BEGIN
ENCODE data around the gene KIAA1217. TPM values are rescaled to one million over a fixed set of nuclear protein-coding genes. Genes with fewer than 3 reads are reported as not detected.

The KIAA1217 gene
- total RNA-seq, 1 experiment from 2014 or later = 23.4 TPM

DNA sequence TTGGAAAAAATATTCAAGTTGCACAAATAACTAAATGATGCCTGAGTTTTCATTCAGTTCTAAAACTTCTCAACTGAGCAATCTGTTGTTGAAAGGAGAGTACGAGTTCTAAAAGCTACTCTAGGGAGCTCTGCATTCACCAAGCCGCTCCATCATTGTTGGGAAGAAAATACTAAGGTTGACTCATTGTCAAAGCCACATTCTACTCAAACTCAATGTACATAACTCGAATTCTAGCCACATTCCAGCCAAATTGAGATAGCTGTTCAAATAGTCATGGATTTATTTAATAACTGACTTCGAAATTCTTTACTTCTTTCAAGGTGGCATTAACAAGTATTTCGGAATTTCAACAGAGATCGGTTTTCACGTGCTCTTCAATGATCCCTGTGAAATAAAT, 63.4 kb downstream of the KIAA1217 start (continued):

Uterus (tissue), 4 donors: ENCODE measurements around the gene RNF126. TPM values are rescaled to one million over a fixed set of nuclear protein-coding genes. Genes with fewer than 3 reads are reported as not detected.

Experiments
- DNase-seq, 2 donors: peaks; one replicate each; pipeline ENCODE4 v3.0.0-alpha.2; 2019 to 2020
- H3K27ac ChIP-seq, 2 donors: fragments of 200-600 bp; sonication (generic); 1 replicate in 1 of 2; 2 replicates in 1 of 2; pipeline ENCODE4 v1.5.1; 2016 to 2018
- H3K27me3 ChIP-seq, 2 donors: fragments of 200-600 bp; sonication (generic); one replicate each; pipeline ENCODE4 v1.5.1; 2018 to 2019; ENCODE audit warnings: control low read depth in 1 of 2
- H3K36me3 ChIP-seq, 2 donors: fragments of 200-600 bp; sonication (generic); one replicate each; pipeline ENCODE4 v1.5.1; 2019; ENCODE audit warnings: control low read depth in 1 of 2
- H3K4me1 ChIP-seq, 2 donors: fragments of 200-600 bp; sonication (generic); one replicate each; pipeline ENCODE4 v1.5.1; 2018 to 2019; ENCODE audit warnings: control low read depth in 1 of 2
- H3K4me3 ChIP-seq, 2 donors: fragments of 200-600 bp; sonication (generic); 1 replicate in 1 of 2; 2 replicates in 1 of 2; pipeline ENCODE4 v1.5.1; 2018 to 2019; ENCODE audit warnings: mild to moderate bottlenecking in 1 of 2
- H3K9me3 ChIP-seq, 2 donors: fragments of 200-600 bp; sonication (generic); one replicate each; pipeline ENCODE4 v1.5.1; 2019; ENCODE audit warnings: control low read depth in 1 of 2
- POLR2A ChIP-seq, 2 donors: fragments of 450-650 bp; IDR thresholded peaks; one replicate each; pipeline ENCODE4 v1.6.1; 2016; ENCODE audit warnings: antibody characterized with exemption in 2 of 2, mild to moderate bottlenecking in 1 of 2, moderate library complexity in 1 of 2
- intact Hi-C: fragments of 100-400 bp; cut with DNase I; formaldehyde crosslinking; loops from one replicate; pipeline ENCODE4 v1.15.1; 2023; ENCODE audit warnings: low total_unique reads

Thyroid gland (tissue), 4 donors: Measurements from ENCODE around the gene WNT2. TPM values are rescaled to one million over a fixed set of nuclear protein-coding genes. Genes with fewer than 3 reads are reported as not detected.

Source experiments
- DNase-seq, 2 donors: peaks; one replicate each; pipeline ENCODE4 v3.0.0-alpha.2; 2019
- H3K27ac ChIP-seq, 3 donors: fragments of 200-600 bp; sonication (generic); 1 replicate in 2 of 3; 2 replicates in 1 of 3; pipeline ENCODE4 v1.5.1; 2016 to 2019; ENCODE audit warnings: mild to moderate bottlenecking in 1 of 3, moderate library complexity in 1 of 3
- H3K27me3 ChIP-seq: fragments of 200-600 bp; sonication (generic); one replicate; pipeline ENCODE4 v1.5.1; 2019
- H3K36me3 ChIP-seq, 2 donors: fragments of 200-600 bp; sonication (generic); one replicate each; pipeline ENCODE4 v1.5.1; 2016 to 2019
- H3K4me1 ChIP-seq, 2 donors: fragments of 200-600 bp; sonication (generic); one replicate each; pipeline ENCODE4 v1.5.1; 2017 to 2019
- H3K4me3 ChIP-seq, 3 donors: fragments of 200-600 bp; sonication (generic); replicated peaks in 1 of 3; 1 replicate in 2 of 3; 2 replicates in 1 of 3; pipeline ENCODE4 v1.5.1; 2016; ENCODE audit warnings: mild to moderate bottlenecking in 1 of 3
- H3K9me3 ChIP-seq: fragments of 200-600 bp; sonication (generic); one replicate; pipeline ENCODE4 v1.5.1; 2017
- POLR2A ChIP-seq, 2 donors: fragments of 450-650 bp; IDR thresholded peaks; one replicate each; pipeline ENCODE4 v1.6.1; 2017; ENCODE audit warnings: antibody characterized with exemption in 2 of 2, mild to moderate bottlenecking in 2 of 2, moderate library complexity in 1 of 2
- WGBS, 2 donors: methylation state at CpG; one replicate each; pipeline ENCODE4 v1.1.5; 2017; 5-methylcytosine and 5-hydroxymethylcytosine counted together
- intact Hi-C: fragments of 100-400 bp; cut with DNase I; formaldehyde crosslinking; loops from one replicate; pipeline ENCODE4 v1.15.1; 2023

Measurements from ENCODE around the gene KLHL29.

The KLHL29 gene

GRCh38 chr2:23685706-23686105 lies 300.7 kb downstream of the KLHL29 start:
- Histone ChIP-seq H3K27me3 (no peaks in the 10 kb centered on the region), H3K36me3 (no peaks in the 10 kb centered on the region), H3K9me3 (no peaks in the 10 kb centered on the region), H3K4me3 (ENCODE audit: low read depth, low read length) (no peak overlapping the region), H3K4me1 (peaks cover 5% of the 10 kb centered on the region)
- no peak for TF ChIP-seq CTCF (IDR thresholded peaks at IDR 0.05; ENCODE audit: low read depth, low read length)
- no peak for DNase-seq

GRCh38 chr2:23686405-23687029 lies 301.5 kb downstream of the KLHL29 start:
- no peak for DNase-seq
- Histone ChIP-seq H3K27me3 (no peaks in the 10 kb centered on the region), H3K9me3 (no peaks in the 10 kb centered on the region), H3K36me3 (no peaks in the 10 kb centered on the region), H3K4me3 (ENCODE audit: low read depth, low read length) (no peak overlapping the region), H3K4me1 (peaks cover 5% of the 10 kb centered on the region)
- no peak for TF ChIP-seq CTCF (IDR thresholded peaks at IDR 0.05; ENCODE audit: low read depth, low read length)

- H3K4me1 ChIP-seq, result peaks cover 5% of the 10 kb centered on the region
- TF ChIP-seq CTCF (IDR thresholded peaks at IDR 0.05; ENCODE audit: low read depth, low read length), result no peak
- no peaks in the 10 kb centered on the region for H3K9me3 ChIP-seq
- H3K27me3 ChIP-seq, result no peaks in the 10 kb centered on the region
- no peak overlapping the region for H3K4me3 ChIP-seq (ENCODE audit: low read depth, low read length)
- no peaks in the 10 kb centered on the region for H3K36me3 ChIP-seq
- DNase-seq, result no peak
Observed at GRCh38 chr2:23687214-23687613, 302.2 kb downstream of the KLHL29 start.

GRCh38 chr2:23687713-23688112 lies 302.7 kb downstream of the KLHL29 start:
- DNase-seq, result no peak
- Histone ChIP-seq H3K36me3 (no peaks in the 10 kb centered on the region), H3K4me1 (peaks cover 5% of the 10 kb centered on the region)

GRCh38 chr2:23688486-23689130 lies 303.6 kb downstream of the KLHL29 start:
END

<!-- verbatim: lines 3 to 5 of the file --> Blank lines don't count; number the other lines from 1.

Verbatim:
- total RNA-seq, 1 experiment from 2014 or later = 23.4 TPM

DNA sequence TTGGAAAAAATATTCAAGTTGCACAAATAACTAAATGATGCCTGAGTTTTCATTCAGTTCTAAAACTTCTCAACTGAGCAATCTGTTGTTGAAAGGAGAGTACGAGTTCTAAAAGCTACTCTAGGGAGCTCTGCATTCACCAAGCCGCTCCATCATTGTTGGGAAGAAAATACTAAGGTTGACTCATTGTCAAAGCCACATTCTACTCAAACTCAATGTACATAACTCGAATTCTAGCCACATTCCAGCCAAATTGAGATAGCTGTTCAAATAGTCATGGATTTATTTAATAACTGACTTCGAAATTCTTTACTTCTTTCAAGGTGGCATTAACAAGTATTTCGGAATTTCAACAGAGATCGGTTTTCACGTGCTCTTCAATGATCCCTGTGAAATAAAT, 63.4 kb downstream of the KIAA1217 start (continued):

Uterus (tissue), 4 donors: ENCODE measurements around the gene RNF126. TPM values are rescaled to one million over a fixed set of nuclear protein-coding genes. Genes with fewer than 3 reads are reported as not detected.